An investigator for an animal rights group captured video showing chickens being kicked, stomped and thrown against a wall by workers at a supplier for Kentucky Fried Chicken, which has been under pressure since last year over the treatment of animals.
The footage, released online Tuesday, was secretly taken at the Pilgrim's Pride plant in Moorefield, W.Va., by an investigator for People for the Ethical Treatment of Animals who worked there from October to May.
"It was just terrible, it was very hard to work there,'' said the undercover PETA worker to CBS News Correspondent Mika Brzezinski. "They laughed and enjoyed themselves,'' said the man, referring to the videotaped kicking and stomping of the chickens.
Pilgrim's Pride spokesman Ray Atkinson said Tuesday the company is appalled by what it saw on the video, has reopened a previous investigation into complaints of chicken mistreatment and will fire any employees who are found to have violated company policies on animal welfare.
"These actions are completely contrary to all of our company's practices and policies regarding the humane treatment of poultry," Atkinson said.
Pilgrim's Pride received an anonymous report about mistreatment April 29 and immediately stopped production, he said. Managers then "communicated the severity of these allegations to our employees, making it clear to them that any such behavior would result in immediate termination," he said.
Officials of Louisville-based Yum Brands Inc., which owns KFC, saw the video Monday. KFC spokeswoman Bonnie Warschauer described it as "appalling."
Warschauer said in a written statement released Tuesday that KFC has notified Pilgrim's Pride that it will not buy more chickens from the Moorefield, W.Va., plant unless assurances can be made that no abuses are taking place. The statement did not address whether KFC would continue to buy chicken processed at other Pilgrim's Pride plants.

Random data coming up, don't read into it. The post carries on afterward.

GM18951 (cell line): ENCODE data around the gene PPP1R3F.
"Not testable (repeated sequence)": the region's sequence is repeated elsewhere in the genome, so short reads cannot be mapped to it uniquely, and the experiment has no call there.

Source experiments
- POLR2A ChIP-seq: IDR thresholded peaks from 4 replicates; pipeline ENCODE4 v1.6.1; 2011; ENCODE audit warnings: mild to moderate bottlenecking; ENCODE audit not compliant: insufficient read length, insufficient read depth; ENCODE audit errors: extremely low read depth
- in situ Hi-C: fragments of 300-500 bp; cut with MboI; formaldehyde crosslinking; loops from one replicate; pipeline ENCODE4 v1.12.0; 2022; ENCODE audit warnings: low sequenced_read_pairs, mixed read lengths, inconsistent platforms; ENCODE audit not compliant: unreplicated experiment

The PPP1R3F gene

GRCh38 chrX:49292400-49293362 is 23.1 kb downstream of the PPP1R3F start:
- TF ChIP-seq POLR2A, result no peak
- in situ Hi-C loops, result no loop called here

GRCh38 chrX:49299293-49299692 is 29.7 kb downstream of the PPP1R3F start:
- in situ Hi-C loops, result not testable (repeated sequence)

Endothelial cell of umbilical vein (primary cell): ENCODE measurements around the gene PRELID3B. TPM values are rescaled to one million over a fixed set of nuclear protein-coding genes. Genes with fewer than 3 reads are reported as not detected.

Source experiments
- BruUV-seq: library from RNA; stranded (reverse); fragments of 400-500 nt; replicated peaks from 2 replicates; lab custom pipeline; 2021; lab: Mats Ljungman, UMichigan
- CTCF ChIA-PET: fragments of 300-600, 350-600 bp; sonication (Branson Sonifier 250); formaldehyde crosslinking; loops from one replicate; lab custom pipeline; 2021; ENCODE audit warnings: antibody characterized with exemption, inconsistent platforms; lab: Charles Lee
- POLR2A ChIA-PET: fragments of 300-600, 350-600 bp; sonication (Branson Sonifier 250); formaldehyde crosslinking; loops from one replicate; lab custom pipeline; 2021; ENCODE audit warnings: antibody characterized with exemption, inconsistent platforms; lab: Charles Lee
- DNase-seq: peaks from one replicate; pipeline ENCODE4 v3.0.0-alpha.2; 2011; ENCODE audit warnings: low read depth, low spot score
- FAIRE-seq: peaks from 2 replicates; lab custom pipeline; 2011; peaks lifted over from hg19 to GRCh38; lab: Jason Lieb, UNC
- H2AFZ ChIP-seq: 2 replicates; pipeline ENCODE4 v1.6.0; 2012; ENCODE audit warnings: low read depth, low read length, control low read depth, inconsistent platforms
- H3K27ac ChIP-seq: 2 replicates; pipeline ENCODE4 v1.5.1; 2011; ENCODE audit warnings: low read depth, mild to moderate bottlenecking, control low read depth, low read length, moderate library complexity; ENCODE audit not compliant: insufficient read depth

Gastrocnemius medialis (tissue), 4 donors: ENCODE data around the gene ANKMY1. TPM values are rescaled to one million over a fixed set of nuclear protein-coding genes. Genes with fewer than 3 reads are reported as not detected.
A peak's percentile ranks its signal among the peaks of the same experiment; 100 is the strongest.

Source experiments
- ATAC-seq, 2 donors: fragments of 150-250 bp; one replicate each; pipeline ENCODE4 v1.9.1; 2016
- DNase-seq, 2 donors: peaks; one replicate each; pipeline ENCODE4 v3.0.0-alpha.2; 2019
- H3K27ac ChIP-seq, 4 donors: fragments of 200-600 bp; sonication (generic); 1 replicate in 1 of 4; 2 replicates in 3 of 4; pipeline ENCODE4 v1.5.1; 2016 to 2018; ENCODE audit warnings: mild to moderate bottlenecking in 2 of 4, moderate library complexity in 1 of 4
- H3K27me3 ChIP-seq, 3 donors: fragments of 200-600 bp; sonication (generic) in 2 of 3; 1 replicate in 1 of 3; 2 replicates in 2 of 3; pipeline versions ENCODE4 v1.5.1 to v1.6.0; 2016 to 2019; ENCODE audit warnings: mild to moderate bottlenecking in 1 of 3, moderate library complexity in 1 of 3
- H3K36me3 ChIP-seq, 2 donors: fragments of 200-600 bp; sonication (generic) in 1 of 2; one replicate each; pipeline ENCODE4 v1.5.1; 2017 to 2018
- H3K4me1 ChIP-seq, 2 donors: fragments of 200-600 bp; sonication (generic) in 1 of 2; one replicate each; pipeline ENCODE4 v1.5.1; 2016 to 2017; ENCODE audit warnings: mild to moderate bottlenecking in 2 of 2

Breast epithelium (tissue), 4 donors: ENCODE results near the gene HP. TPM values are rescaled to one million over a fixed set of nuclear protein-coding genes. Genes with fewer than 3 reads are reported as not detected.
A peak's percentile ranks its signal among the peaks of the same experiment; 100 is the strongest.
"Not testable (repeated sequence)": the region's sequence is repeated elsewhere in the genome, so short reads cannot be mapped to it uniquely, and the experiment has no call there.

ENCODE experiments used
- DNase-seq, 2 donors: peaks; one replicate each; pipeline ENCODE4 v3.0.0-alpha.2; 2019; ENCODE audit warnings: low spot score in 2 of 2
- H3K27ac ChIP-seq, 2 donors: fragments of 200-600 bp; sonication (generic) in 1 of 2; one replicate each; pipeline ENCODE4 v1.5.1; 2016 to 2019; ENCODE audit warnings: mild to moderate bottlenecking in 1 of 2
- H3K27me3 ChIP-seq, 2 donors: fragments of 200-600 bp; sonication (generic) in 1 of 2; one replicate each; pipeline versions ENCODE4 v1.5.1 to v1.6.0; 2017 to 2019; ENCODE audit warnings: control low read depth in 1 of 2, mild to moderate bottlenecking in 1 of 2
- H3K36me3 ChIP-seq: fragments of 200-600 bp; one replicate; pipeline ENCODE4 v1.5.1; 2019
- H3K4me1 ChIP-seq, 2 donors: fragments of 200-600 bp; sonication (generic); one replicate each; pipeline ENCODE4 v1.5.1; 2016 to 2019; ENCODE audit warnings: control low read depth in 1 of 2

The statement said KFC has hired an inspector at the Moorefield facility who is trained in animal welfare investigations. Warschauer said it would ensure no abuse takes place in the future.
"We have further been assured that Pilgrim's Pride will fire any individuals involved in this alleged activity," said Warschauer, who declined to answer questions.
In a July 22 letter to the plant, copied to Yum Brands and forwarded to The Associated Press, PETA says its investigator also obtained eyewitness testimony about employees "ripping birds' beaks off, spray painting their faces, twisting their heads off, spitting tobacco into their mouths and eyes, and breaking them in half — all while the birds are still alive."
PETA said it wanted West Virginia authorities to prosecute plant employees and managers under state animal-cruelty laws. The PETA investigator, who did not reveal his identity because he still does undercover work for the group, said he would testify if prosecution went forward.
PETA filed a complaint with Hardy County Prosecutor Lucas See in Moorefield, who did not immediately return a call seeking comment Tuesday.
Buddy Davidson, spokesman for the West Virginia Department of Agriculture, said there have been no previous reports of such cruelty. The Moorefield plant is federally inspected and the state has no authority in the current situation, he said.
PETA has been pressuring KFC since last year, when it sued the company and called for a boycott, demanding that KFC require suppliers to treat animals more humanely. The group has recently won similar concessions from other major fast-food chains, including McDonald's and Burger King.
Pilgrims Pride stocks fell nearly 4 percent in afternoon trading on the New York Stock Exchange, dropping $1.21 per share to $29.55.
Shares of Yum Brands were up 16 cents at $39.25 on the NYSE.